The Magazine

The Real Lessons of 1994

Voters punished Democrats for Hillarycare. They'll do the same for Obamacare.

Dec 21, 2009, Vol. 15, No. 14 • By ANDY WICKERSHAM and JEFFREY H. ANDERSON
Widget tooltip
Single Page Print Larger Text Smaller Text Alerts

Democratic senators and congressmen have been trying to convince each other, particularly their more conservative colleagues, that they'll all be better off in the 2010 elections--and will avoid a repeat of their 1994 debacle--if they pass Obama-care. Bill Clinton, half of the central duo in the failed attempt to pass Hillarycare in 1994, recently addressed Senate Democrats and sang the party-line tune. Speaking to reporters afterward, Clinton said, "I think it is good politics to pass this and to pass it as soon as they can. .  .  . The worst thing to do is nothing."

But the evidence cuts the other way. Democrats did indeed get slaughtered in 1994--with Republicans taking over the House for the first time since the Truman administration--but it wasn't because they failed to pass Hil-lary-care. It was because they tried.

It's true, there were no formal votes on a bill, so there was no chance for Democratic members to distance themselves officially from the plan. Nevertheless, voters knew that it was the more conservative Democrats (with the GOP, then as now the minority party, urging them on) who killed the bill--over their more liberal colleagues' objections.

So who paid the price in 1994? Was it the typical Democrats, for trying to pass Hillarycare or their more conservative colleagues for stopping it?

The question is timely, for Americans' notion of what their health care would be like under Obamacare is strikingly similar to what they thought it would be like under Hillarycare. A recent ABC News/Washington Post poll shows that, by 37 to 19 percent, Americans think the quality of their health care would get worse, rather than better, under Obamacare. The same poll's nearly identical question about Hillarycare in 1994 also showed that Americans thought the quality of their health care would get worse, by 38 to 20 percent.

What, then, really happened to Democrats in the 1994 election? We took liberal/conservative ratings from the American Conservative Union and divided congressional Democrats into ideological thirds: most conservative, typical, and most liberal. We then examined how each group of Democrats fared in seeking reelection in the wake of Hillarycare and compared those results with the reelection bids of Democrats in the congressional elections of the last 20 years.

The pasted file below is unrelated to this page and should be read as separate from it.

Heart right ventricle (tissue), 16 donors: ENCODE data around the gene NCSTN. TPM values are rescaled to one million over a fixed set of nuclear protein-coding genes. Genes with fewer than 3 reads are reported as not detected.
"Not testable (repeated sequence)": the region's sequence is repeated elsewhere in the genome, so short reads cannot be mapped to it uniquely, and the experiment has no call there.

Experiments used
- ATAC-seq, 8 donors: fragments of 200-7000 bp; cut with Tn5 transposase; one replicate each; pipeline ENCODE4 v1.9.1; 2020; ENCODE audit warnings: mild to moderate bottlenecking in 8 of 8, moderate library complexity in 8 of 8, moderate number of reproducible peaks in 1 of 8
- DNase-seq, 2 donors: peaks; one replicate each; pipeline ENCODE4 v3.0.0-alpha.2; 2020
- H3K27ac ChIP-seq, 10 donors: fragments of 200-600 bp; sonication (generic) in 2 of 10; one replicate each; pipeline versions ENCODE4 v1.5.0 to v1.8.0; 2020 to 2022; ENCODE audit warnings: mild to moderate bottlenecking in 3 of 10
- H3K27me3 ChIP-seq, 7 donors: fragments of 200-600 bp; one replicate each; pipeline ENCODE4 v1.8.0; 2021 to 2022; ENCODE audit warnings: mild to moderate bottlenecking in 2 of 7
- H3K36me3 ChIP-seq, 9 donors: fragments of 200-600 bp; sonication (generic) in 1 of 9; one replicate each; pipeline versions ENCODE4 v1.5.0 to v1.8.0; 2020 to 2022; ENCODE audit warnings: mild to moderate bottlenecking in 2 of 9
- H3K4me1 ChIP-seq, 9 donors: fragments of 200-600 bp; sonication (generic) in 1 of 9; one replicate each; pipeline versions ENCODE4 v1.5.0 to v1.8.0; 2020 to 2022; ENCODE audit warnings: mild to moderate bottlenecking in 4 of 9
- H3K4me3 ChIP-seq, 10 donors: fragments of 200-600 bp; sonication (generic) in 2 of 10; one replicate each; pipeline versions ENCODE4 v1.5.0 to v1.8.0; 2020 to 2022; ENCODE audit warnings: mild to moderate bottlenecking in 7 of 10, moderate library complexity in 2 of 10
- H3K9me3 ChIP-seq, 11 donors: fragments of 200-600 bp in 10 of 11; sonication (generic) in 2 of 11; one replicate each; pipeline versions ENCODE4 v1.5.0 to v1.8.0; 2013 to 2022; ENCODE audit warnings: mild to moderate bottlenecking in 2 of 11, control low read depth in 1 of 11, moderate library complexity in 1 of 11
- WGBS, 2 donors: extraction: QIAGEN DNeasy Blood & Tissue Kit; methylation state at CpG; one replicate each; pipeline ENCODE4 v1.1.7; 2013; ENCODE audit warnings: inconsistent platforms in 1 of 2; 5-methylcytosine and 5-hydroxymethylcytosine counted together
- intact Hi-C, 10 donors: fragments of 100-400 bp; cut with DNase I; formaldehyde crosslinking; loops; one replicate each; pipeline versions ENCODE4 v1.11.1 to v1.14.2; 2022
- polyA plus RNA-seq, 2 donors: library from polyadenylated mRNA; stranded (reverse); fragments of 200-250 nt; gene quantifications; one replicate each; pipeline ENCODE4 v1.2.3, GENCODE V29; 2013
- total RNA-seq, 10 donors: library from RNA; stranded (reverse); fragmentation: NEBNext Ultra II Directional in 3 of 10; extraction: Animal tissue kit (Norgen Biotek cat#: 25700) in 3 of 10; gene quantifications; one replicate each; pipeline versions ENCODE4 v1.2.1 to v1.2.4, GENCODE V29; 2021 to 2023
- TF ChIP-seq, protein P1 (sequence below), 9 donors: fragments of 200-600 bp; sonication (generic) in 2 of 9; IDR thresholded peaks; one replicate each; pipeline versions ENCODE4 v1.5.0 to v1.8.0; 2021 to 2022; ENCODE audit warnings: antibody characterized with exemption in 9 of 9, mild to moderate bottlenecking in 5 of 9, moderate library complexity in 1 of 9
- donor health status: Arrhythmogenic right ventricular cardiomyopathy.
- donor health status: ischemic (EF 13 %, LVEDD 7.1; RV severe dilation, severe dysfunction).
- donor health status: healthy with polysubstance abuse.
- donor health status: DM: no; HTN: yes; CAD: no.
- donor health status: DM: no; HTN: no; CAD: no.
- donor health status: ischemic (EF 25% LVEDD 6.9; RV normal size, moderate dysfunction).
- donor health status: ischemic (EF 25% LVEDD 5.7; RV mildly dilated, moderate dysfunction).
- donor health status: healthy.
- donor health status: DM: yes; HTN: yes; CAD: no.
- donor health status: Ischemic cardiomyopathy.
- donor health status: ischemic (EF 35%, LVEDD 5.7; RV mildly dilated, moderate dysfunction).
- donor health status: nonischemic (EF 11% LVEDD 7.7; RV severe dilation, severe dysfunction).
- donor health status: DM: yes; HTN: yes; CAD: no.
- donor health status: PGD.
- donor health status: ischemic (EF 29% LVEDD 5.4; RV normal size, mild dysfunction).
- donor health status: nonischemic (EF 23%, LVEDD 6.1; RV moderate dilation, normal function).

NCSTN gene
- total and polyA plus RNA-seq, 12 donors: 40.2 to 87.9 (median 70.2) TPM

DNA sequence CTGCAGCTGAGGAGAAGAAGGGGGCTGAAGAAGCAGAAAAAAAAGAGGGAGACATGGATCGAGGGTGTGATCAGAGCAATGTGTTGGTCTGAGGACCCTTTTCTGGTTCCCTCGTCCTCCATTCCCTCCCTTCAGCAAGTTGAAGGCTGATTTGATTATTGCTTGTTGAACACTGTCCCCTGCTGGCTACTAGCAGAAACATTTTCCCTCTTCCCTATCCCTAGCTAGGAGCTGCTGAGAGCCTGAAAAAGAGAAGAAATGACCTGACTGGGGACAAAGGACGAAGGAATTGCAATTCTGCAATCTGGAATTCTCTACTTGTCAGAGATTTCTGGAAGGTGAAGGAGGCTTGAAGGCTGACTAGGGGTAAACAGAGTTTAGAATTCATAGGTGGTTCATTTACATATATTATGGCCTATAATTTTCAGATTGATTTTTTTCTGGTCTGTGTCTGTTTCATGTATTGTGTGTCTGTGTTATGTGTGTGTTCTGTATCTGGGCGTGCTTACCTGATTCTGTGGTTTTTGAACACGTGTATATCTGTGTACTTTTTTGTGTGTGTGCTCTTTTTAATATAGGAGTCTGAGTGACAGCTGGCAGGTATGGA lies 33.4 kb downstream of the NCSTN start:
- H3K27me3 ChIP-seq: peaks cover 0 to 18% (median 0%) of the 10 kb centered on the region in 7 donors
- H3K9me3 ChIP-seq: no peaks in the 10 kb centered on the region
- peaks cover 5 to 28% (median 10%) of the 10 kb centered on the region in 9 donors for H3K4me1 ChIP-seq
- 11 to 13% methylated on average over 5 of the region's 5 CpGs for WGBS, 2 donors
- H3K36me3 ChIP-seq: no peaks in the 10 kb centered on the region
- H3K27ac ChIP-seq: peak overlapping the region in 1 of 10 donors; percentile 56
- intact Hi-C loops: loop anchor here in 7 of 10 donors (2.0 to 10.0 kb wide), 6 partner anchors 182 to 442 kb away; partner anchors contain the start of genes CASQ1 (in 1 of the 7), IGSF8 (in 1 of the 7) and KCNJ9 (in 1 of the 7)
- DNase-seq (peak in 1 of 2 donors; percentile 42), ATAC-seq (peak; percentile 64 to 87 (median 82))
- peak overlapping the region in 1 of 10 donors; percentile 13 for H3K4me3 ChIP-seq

The conclusions are clear, and they defy the notion that the worst thing that Democrats could do is nothing. In the other nine elections over the past 20 years, the typical (middle-third) Democrats have done far better than the more conservative Democrats. In fact, conservative Democrats have lost 67 percent more often than their party's typical members. In 1994, that turned around completely: That year, typical Democrats lost 56 percent more often than their more conservative colleagues.

In other words: Voters did punish Democrats for trying to pass Hillarycare, but they didn't punish them evenly--and they certainly didn't punish them for failing to pass it. Instead, voters went comparatively easy on the more conservative Democrats who opposed it.

Conservative Democrats generally do worse than their colleagues in seeking reelection because they usually run in contested districts that either party can realistically win. They are often running on Republican--or at least highly disputed--turf. Conversely, the most liberal Democrats usually run in Democratic strongholds. Over the last two decades--apart from 1994--more conservative Democrats have been twice as apt to lose as other members of their party. Given the districts or states in which they run, this is not at all surprising. But what is surprising is this: In 1994, the more conservative Democrats erased that disadvantage.

In 1994, the more conservative third of Democrats ran in states where the average margin of victory for President Clinton had been only 1.6 percentage points (compared to 5.6 percentage points nationally). Meanwhile, the other two-thirds of Democrats ran in states where Clinton's average margin of victory had been 7.7 percentage points. Despite the far greater challenge they faced in running on much less friendly soil, the more conservative Democrats won every bit as often in 1994 as other Democrats did--the only time in the past 20 years that they were able to pull off this improbable result.